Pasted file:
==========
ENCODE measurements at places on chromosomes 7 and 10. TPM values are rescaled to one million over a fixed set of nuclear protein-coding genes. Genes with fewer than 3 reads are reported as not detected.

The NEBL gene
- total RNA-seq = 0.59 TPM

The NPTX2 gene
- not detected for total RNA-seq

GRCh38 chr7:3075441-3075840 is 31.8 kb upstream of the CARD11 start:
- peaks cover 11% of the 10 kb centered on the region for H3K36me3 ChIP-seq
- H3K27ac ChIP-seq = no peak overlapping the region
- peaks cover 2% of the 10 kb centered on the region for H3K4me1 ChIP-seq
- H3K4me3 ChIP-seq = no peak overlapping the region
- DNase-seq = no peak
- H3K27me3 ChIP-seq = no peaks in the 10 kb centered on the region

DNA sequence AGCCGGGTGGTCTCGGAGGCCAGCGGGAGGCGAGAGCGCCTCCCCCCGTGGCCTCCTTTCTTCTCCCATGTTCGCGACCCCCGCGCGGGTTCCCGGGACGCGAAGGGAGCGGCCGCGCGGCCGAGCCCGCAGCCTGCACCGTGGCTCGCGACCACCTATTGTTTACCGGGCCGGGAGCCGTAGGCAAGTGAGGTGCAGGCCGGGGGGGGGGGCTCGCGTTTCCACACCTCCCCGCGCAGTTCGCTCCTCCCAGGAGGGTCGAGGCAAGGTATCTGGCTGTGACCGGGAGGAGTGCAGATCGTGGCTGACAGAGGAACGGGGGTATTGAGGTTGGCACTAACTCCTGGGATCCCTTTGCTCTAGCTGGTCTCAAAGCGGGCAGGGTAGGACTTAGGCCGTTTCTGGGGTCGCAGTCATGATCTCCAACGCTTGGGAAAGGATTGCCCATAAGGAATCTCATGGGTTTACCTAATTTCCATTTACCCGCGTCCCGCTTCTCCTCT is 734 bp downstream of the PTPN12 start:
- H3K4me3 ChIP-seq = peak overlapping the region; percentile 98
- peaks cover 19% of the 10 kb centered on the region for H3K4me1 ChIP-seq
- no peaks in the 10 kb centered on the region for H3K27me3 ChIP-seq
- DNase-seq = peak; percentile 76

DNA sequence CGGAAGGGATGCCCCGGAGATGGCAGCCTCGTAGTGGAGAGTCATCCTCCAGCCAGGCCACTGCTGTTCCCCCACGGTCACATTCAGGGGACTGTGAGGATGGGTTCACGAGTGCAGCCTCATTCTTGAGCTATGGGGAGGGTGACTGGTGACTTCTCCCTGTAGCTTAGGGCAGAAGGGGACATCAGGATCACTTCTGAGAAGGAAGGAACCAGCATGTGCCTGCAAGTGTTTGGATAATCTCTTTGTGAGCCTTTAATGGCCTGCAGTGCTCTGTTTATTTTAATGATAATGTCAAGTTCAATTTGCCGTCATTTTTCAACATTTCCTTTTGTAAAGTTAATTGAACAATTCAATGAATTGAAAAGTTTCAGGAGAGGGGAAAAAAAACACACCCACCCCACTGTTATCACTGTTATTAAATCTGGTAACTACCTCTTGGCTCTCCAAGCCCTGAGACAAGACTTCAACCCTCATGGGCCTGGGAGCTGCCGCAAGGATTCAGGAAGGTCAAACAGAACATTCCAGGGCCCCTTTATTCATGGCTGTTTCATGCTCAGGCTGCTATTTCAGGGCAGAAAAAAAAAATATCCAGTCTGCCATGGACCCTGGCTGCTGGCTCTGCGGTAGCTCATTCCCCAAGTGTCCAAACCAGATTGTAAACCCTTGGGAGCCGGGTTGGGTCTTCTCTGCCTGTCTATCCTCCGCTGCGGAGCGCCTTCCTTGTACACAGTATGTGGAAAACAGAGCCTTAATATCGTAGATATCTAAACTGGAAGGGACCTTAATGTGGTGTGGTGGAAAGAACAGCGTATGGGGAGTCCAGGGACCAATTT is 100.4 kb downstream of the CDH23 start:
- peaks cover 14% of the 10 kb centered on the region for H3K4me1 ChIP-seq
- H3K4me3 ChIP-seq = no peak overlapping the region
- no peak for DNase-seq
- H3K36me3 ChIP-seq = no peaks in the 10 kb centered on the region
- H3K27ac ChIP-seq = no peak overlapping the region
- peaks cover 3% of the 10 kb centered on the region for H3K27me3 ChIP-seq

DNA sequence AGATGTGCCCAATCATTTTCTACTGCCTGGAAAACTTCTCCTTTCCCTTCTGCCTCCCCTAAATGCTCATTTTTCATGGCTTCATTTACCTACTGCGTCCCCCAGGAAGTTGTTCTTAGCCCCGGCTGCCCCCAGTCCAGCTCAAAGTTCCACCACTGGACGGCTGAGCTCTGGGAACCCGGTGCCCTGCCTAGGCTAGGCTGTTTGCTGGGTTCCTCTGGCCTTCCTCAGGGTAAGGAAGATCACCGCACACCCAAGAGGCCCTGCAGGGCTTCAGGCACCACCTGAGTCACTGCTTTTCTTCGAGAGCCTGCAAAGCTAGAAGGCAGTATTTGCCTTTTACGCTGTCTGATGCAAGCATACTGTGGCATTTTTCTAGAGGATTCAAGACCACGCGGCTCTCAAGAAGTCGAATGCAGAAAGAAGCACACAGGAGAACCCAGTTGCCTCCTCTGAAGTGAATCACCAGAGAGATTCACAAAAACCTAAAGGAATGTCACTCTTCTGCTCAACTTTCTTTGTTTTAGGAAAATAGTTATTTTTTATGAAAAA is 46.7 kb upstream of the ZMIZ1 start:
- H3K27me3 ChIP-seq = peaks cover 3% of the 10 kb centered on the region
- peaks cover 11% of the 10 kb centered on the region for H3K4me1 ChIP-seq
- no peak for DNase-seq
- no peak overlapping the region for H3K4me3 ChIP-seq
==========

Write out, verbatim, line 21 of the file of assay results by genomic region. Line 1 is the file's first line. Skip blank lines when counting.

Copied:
- no peak for DNase-seq